September 20, 2023
River is an exploration engine, allowing you to navigate rapidly through slices of visual culture via machine learning based connections. Try it out ↗
This post is a place for me to put down some notes on the design and technical architecture.
River is in some ways my way of leveraging ML capabilities to fill negative space left unexplored by generative diffusion models.
Text to image tools are exciting, but they lack the sturdiness and control required the sense of craft that I’m looking for - they still feel more like a slot machine than a pencil.
I expect many of these problems are solvable, but when something is new as image diffusion, it’s not clear which limitations are incidental and which are innate, posing interesting challenges for interface design. It’s hard to make good tradeoffs when the underlying capabilities change so quickly!
It makes sense that we end up with tools like Midjourney (opinionated and minimal) or Automatic1111, an evolved mess of nested tabs with infinite options, plugins, and parameters.
Four deficiencies of diffusion that nag me:
Skipping diffusion entirely and experimenting with machine learning techniques as ways to explore existing datasets felt like a fruitful direction to experiment with.
One definition of poetry might be the circling of an idea that resists explicit description.
Tumblr was a formative online scene for me as teenager. My favorite aspect of the community was way that curation was something that everyone played at. It was normal to have multiple blogs: registering a page under a username like “fuckyeahsweaters” , “onlydavidbowie”, or “powerlinesinanime” was all you needed to self-deputize as a librarian, taking on the mantle of curating the theme or idea to the best of your ability.
People took this job seriously! Similar to the craft of a good radio jockey: hunting for deep cuts, sequencing ingredients, and managing tempo. This style of playful curation is at home on the internet, for instance on instagram accounts like these: @massive.archive, @markrothko, @dusttodigital, @nature.is.not.metal, as well as the whole tiktok genre of “corecore”.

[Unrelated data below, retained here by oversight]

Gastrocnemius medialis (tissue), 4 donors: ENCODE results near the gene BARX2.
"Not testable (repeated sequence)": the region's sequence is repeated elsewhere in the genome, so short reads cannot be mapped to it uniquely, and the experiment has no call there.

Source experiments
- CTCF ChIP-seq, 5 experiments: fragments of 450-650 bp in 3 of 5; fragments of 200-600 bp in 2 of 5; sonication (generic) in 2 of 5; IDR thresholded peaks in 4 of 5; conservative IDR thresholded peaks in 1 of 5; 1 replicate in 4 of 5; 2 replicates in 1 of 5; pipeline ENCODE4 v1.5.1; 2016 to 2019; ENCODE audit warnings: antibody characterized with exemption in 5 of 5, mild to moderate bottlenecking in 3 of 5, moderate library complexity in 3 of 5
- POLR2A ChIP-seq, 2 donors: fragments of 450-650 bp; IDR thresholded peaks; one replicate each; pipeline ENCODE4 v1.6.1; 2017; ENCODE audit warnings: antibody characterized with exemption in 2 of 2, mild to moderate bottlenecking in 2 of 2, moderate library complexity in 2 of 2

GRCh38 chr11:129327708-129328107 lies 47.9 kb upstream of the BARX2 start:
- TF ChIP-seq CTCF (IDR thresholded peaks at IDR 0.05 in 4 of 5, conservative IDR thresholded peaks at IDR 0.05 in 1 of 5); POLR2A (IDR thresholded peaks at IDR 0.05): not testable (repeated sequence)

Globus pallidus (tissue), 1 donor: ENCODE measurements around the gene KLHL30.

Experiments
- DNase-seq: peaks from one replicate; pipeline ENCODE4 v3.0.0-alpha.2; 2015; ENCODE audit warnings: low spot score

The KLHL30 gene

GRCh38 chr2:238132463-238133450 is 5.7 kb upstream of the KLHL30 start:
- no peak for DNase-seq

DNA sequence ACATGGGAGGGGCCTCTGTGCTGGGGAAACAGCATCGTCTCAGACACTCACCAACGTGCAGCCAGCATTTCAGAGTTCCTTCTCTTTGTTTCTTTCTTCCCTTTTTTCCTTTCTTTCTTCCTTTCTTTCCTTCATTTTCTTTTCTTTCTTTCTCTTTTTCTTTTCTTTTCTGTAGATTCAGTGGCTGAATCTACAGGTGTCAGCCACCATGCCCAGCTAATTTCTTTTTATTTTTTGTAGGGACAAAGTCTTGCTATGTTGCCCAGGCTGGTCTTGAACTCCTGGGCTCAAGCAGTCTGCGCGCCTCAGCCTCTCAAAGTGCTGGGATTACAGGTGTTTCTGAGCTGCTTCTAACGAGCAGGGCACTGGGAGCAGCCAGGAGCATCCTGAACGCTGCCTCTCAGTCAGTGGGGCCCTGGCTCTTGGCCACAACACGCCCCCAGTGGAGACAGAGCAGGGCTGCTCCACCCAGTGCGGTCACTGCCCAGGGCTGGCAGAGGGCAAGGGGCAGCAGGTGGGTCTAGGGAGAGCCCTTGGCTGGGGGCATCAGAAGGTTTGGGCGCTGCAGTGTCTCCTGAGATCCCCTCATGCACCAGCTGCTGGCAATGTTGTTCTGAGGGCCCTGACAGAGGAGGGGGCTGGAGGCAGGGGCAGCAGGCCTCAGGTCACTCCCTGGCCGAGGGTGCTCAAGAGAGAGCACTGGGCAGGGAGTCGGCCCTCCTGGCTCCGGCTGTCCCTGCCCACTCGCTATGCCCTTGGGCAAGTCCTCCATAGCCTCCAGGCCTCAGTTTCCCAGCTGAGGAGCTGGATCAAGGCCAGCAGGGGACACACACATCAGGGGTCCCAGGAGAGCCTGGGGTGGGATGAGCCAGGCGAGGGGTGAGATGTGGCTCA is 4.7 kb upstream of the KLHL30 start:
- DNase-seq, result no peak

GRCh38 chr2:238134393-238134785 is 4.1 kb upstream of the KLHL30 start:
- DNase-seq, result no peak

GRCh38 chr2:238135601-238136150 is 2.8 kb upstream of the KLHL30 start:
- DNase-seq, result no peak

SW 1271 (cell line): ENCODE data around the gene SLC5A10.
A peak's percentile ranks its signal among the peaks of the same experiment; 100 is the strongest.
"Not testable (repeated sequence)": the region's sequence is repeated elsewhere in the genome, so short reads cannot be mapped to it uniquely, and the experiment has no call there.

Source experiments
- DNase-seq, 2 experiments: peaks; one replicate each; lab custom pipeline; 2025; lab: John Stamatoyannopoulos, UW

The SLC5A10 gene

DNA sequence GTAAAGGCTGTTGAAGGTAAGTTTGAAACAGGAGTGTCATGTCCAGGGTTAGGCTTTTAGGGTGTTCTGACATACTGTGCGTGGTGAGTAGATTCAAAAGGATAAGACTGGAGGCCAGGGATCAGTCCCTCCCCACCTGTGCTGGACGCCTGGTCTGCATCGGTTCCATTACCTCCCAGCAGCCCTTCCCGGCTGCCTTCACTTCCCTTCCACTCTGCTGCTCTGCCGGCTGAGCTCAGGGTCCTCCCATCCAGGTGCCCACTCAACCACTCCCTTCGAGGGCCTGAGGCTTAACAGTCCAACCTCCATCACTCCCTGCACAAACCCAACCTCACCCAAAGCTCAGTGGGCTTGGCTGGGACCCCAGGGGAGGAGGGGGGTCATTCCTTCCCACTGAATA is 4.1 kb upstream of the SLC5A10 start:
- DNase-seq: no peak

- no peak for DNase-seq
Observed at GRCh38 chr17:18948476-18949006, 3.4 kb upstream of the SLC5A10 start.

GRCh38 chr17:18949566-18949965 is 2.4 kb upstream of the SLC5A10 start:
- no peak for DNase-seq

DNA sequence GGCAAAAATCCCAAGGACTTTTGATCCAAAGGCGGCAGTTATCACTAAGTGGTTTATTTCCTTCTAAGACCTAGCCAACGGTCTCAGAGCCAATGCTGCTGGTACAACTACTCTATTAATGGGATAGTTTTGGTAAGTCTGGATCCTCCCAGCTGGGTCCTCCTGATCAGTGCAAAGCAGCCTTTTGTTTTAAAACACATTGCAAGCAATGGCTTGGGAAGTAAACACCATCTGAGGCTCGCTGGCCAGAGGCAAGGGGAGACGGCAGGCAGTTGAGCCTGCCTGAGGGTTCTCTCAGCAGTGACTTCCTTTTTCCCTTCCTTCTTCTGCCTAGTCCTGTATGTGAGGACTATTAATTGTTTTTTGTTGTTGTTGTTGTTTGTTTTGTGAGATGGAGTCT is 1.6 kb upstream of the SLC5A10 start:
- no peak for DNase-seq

There’s something special to the brain-feel that these sequences create. It’s a form of internet art that engages our subconscious pattern matching abilities, retracing an invisible through-line.
Key to this effect is a balance of forming expectations and breaking them. A rhyme is, after all, the pleasurable tension between similarity and difference.
Vector embeddings, such as the ones produced by the CLIP library, allow you to project an image into a mathematical space, where it can be compared as a set of numbers.
Clip-guided diffusion (as used in text-to-image) is one way to turn that embedding back into an “hallucinated” image, but you can also do something much simpler - find the nearest neighbor within some dataset of real images!
I was curious about trying to explore the concept of visual rhymes (curated balances of similarity and difference) through vector embeddings.
One formulation of this problem is taking a set of image embeddings and quantifying which dimensions they mostly share in common, versus those that they mostly differ along, and use these ranges to extrapolate the shape of a mathematical volume. You might then sample points from inside that volume to find other images.